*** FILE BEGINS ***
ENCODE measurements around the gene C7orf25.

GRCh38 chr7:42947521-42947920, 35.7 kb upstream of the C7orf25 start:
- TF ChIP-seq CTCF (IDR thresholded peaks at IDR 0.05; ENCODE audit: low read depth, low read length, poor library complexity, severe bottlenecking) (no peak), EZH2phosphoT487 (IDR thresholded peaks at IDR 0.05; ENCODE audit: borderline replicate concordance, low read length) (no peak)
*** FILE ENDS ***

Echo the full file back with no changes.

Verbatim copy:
ENCODE measurements around the gene C7orf25.

GRCh38 chr7:42947521-42947920, 35.7 kb upstream of the C7orf25 start:
- TF ChIP-seq CTCF (IDR thresholded peaks at IDR 0.05; ENCODE audit: low read depth, low read length, poor library complexity, severe bottlenecking) (no peak), EZH2phosphoT487 (IDR thresholded peaks at IDR 0.05; ENCODE audit: borderline replicate concordance, low read length) (no peak)